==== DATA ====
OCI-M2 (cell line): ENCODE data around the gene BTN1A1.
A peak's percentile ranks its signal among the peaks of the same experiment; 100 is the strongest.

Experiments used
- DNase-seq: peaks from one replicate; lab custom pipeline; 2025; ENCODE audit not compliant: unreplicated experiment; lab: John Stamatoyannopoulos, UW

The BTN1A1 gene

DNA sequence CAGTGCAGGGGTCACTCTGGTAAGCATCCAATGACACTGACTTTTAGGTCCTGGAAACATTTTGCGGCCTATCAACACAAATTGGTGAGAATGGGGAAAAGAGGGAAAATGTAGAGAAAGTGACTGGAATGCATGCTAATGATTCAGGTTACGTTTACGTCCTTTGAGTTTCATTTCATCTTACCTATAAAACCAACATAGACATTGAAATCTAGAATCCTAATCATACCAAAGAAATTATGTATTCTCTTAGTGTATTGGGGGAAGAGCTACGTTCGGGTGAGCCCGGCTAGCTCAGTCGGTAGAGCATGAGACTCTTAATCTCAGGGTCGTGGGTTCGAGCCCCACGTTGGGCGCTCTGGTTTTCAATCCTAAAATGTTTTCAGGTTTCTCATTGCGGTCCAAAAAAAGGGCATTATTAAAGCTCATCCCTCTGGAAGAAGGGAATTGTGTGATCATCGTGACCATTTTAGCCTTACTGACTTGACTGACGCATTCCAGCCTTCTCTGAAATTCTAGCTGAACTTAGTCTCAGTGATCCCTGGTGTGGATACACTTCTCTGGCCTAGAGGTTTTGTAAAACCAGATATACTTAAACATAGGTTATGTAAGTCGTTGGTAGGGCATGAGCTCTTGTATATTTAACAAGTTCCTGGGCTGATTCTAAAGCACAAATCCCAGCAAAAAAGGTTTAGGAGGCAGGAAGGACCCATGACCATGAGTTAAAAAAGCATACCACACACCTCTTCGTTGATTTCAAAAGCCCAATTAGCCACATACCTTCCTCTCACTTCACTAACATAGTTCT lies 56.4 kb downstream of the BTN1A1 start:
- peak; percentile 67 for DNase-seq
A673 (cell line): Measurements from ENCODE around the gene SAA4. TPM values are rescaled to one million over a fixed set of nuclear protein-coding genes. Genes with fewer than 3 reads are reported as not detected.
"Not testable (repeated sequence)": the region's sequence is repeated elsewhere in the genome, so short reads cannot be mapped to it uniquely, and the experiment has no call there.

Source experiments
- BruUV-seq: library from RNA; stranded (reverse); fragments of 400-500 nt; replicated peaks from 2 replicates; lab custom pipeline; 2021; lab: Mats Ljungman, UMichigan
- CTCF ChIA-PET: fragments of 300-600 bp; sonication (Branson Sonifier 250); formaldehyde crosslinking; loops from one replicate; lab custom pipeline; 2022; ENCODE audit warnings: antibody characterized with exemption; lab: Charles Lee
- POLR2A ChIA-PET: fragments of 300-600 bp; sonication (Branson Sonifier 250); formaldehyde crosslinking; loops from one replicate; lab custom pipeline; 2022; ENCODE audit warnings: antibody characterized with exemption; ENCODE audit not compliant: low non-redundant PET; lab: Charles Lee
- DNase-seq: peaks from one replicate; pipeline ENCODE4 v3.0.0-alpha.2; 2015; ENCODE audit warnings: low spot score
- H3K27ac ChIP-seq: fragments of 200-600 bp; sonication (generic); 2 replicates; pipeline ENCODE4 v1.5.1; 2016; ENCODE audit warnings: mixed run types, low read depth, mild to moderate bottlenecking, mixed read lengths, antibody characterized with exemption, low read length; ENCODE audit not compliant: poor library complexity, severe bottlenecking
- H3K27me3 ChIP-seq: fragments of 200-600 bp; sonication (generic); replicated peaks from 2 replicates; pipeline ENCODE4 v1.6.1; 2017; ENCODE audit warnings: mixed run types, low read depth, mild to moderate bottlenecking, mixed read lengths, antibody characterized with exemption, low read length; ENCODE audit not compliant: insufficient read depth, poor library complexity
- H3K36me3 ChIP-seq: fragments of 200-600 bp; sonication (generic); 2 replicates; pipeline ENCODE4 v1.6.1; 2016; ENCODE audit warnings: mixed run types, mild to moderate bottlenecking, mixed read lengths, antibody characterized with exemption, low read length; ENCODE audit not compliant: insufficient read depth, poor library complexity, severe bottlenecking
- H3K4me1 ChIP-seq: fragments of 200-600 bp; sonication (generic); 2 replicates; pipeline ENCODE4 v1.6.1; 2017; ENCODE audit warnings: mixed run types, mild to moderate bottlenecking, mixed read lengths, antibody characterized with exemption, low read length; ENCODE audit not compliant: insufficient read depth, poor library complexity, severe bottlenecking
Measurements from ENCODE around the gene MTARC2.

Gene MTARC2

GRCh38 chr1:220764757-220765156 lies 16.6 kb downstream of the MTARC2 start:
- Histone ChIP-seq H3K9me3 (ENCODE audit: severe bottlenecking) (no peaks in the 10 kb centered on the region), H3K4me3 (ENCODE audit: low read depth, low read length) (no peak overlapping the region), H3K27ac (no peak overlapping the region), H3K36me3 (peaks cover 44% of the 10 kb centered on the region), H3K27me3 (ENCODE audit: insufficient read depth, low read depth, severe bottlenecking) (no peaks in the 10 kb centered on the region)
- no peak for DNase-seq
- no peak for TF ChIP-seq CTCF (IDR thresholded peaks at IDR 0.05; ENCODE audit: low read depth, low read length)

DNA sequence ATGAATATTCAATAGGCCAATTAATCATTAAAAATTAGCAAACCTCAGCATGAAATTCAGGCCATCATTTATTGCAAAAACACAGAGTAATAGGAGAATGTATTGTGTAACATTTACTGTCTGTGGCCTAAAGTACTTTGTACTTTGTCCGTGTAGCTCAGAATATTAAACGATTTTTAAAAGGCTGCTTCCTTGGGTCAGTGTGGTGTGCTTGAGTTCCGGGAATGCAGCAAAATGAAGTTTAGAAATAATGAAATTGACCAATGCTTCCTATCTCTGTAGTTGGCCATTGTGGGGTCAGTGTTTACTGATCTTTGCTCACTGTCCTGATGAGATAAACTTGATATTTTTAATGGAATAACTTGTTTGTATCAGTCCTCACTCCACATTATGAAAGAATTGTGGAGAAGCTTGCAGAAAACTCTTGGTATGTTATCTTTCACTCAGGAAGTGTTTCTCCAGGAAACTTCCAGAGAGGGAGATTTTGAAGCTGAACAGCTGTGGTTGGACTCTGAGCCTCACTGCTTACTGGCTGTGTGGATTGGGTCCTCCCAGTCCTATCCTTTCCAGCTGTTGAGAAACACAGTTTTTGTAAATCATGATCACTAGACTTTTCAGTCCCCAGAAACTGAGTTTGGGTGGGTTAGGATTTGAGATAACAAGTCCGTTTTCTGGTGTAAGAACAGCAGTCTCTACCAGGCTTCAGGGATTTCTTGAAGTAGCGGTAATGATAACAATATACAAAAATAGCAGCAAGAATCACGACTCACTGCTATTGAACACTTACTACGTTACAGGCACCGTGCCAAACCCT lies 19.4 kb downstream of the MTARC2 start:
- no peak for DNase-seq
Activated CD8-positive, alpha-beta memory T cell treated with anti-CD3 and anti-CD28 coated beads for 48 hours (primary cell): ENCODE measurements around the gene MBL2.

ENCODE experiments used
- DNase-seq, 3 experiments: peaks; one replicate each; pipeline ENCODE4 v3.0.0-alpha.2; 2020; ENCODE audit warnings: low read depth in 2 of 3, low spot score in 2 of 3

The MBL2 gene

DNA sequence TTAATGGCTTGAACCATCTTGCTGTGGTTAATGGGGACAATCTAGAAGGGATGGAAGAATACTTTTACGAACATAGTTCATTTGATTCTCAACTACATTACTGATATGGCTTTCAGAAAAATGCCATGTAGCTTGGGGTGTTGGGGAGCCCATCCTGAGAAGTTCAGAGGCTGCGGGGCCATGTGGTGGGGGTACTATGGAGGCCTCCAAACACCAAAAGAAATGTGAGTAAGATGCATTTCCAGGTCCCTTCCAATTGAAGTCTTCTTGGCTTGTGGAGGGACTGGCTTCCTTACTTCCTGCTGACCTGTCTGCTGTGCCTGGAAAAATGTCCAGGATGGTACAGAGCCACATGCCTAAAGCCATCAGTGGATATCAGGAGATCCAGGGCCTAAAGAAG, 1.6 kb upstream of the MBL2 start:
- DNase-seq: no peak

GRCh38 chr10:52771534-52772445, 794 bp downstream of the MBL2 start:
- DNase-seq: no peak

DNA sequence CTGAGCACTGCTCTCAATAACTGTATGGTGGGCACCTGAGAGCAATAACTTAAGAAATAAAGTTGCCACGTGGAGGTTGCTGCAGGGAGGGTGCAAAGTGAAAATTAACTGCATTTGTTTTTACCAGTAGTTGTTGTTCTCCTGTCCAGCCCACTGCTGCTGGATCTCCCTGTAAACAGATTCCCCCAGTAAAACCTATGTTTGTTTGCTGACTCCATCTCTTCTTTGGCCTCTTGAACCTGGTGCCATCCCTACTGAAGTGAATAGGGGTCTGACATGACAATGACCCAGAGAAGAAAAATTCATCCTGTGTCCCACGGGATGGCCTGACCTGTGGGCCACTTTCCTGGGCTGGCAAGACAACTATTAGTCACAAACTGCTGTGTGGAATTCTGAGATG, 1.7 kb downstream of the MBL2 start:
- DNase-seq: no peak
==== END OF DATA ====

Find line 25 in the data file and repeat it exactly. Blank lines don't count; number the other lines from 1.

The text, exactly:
DNA sequence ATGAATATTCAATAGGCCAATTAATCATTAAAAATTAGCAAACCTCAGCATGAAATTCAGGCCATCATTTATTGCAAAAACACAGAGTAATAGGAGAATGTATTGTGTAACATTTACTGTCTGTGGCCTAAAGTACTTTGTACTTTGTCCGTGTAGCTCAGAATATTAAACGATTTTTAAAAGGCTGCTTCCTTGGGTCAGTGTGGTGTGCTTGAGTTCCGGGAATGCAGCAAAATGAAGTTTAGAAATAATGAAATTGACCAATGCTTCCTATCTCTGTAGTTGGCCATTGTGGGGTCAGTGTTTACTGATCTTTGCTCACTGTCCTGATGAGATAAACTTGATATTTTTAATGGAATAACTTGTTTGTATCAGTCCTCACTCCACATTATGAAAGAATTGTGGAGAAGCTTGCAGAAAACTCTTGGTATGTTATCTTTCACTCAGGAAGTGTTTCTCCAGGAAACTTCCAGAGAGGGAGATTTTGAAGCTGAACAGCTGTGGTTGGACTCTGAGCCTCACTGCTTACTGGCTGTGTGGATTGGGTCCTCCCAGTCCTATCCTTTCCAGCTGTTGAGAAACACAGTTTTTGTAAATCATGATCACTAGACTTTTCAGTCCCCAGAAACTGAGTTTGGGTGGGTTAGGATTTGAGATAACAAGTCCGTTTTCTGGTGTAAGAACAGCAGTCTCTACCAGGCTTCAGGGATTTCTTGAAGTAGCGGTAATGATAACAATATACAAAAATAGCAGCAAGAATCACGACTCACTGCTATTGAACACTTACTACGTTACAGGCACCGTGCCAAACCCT lies 19.4 kb downstream of the MTARC2 start: